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Richard Windsor
15 December 2016

Yahoo – Calculated gumption

Even if Verizon walks, there is value in Yahoo.

 Yahoo has revealed yet another hack casting further doubt over its deal with Verizon, but thanks to Alibaba, there still remains a good opportunity for those with a calculator and a bit of gumption.
 Yahoo’s latest revelation involves yet another hack, this time twice the size of the previous one with an estimated 1bn user accounts affected.
 To me, this looks like essentially all of Yahoo’s users have had their details stolen with half of them having suffered the indignity twice.
 This latest event appears to have occurred over three years ago in August 2013, and worryingly, Yahoo has no idea how the incident occurred or what went wrong.
 Alongside 1bn users, are 150,000 accounts belonging to US government, military and law enforcement personnel who have given Yahoo their professional contact details in order to unlock their accounts in the advent of a lost password.
 For the last 10 years Yahoo has neglected its Internet assets but has still managed to enjoy high usage and engagement in the fixed Internet despite its failure in mobile.
 It is this engagement that Verizon is paying $4.8bn for but we think that this latest hack is just another reason for users to finally wash their hands of Yahoo and use something else much safer such as Gmail, or
 Furthermore, Yahoo has been experiencing a fall-off in traffic, falling one place in Alexa’s global rankings from No. 5 to No. 6, which is an initial indication that users have already started to leave.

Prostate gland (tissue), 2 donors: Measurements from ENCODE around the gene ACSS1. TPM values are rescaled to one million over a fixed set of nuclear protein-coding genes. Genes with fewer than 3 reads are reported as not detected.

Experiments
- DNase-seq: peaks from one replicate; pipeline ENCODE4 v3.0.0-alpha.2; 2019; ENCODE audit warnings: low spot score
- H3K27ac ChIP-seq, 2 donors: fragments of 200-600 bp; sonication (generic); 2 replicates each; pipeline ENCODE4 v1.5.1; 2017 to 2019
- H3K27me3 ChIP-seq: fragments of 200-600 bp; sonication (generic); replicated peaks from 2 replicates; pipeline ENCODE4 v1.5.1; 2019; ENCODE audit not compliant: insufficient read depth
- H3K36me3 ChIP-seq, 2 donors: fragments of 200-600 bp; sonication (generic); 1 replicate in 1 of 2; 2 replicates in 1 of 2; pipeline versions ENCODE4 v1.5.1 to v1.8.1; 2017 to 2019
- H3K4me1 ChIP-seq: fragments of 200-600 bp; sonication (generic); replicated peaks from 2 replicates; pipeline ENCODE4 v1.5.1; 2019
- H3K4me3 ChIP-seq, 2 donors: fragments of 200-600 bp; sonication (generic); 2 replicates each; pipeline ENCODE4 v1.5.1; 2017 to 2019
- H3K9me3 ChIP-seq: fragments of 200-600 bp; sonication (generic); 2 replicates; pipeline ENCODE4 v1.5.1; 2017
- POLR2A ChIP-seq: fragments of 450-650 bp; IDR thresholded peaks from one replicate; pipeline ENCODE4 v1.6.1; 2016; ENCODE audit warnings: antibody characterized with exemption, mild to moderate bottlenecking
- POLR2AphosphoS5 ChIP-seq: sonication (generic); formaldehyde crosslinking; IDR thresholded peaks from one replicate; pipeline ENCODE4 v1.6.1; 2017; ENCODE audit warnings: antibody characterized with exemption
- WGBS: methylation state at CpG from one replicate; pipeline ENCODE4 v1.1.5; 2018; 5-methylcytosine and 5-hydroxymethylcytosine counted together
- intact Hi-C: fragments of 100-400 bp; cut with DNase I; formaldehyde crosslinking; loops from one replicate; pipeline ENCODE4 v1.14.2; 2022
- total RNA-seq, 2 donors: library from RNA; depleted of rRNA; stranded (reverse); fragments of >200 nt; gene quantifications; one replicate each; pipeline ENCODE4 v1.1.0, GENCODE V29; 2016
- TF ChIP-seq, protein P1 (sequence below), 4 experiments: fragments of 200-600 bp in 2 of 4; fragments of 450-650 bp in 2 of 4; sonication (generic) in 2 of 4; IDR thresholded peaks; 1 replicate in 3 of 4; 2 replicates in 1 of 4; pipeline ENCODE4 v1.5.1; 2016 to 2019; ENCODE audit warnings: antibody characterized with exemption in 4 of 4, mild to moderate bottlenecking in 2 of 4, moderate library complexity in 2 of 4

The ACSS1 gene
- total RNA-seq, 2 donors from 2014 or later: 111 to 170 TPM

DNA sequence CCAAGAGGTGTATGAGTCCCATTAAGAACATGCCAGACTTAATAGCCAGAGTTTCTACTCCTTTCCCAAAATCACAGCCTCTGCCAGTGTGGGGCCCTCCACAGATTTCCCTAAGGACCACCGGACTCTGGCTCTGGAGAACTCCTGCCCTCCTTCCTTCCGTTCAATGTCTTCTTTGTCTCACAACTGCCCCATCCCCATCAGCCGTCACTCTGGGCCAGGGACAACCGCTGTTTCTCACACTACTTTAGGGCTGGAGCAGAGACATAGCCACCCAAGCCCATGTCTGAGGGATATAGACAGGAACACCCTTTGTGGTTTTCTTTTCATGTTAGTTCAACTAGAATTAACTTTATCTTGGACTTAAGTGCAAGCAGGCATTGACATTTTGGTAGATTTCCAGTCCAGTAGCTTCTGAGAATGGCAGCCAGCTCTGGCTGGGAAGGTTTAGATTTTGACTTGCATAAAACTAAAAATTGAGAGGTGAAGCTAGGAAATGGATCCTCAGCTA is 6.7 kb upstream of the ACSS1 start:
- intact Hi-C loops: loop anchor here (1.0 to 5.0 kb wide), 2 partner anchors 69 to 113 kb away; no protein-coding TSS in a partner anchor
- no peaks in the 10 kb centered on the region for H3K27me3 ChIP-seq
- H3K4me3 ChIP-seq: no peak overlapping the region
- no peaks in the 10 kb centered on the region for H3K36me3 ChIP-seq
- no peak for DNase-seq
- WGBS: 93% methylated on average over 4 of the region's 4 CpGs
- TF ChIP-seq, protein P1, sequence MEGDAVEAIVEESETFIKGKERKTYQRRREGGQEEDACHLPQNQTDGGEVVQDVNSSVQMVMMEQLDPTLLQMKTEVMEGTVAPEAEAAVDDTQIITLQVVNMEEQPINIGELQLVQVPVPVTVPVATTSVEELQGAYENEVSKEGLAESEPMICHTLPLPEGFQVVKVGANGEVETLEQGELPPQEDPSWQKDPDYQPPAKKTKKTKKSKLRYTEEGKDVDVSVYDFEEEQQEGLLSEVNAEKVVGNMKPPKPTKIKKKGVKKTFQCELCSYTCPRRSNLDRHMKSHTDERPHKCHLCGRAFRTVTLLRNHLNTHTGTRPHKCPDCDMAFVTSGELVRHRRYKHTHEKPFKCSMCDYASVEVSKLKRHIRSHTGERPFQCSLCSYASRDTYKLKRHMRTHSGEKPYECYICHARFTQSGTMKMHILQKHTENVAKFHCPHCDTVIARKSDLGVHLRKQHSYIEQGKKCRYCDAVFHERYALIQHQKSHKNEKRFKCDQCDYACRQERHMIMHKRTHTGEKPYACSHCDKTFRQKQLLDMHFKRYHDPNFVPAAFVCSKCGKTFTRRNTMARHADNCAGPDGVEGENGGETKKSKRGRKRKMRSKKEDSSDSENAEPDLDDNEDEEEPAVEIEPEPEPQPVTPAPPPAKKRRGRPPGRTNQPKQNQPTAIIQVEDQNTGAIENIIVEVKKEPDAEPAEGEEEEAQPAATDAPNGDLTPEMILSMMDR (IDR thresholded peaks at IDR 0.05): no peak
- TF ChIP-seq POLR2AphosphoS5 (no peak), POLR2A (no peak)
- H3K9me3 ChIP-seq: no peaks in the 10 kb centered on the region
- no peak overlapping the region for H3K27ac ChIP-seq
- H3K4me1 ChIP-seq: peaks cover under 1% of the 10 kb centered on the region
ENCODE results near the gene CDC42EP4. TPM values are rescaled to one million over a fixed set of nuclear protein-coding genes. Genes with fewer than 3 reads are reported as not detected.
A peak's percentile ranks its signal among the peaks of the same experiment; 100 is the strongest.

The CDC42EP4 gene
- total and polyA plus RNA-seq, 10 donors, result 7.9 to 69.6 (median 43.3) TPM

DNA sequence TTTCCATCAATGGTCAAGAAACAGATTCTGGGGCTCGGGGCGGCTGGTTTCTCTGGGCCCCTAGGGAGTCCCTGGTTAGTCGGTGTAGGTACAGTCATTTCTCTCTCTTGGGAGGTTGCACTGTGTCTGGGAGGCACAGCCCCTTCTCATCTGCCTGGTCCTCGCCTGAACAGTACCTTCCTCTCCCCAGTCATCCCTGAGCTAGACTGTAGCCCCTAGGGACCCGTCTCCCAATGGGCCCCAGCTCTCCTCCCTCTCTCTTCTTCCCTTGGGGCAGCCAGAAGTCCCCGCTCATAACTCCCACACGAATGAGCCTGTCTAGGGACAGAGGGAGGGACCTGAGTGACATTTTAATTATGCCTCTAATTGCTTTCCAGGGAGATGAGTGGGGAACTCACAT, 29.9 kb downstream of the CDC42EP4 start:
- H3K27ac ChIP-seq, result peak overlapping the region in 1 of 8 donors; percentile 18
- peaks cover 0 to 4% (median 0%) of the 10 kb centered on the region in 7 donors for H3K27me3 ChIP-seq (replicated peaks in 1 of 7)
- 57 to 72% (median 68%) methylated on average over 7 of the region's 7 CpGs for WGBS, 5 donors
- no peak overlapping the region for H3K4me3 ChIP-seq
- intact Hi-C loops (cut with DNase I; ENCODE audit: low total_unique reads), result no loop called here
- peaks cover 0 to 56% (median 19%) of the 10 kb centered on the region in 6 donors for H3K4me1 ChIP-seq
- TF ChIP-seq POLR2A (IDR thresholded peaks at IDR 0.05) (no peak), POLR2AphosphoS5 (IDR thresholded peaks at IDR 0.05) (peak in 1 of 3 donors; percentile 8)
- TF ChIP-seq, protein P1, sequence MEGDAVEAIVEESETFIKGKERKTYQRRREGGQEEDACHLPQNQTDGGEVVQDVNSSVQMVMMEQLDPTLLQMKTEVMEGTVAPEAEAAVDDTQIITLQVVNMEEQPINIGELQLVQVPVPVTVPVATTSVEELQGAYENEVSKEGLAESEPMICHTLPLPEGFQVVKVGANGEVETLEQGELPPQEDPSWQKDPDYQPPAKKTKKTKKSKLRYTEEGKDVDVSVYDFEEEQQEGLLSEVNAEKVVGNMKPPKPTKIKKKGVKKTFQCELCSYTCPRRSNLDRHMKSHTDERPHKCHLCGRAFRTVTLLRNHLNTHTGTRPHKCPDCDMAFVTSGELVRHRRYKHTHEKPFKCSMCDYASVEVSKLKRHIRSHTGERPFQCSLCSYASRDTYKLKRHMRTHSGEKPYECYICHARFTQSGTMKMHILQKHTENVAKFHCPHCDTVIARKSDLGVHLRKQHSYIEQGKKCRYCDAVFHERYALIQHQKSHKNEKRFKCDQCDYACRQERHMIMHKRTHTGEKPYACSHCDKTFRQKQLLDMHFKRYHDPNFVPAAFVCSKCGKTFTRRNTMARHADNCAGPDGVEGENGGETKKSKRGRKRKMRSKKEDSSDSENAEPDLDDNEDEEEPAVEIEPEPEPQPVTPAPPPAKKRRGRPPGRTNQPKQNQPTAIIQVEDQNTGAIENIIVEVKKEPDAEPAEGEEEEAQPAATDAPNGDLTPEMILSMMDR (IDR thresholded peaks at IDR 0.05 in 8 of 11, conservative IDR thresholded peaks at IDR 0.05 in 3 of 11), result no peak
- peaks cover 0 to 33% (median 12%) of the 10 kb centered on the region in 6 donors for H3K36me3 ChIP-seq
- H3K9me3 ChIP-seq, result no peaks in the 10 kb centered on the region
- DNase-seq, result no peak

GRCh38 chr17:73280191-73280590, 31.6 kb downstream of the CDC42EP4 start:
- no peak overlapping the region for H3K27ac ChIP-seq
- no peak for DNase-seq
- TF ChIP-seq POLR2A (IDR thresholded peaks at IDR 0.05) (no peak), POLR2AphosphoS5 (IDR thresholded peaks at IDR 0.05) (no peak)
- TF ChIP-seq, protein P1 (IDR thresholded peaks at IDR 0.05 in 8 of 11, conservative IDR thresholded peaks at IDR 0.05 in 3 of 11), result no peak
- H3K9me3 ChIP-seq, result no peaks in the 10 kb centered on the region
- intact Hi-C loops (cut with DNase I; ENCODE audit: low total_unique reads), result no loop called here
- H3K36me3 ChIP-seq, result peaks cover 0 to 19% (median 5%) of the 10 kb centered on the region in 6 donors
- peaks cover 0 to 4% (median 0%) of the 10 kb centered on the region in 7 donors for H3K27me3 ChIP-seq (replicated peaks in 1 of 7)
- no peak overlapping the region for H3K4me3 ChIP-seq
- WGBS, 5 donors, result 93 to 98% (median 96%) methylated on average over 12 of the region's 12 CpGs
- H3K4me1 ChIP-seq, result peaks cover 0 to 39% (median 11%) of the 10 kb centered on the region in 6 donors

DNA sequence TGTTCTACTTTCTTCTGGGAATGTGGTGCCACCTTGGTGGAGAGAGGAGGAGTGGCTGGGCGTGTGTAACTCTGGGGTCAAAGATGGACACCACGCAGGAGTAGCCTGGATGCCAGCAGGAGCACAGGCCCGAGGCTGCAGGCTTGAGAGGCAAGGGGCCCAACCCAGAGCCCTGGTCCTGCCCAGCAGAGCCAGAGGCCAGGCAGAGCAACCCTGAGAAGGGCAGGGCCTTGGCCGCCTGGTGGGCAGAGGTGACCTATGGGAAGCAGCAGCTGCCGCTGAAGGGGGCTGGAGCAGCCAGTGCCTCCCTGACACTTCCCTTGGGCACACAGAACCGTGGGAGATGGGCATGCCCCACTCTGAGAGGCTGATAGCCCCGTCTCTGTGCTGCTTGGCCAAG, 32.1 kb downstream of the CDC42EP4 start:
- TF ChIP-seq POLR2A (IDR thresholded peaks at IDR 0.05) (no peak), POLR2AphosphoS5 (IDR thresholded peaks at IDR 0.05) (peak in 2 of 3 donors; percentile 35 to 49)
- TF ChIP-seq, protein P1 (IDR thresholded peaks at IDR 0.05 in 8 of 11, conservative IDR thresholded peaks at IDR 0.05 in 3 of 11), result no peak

 Consequently, we think that Verizon has a fiduciary duty to its shareholders to at least demand a discount on the acquisition price or risk an ignominious write off not unlike that suffered by HP after its acquisition of Autonomy.
 Fortunately for the shareholders of Yahoo, no such write-off is likely as the core business now makes up only a tiny part of the valuation of the company.
 This comprises:
 Alibaba in which Yahoo owns 383.6m shares with a market value of $34.9bn.
 Yahoo Japan in which Yahoo owns 35.5% with a market value of $7.6bn.
 Net Cash of $5.3bn.
 Patents which we have previously valued at $500m but are becoming increasingly concerned that they are of little value.
 Hence, we are reducing Yahoo’s patent value to zero.
 Core business for which Verizon is nominally paying $4.8bn but given the risk that it walks away, we are now valuing it at zero.
 This sum of the parts calculation values the equity of Yahoo at $47.8bn which with 948.5m shares in issue gives a price per share of $50.4.
 This is some 23% above where the shares are currently trading meaning that, even in the advent of Verizon walking away and the core business imploding, there is still significant upside in the shares.
 Yahoo looks very attractive but it will stake someone with gumption to risk real money in the shares.

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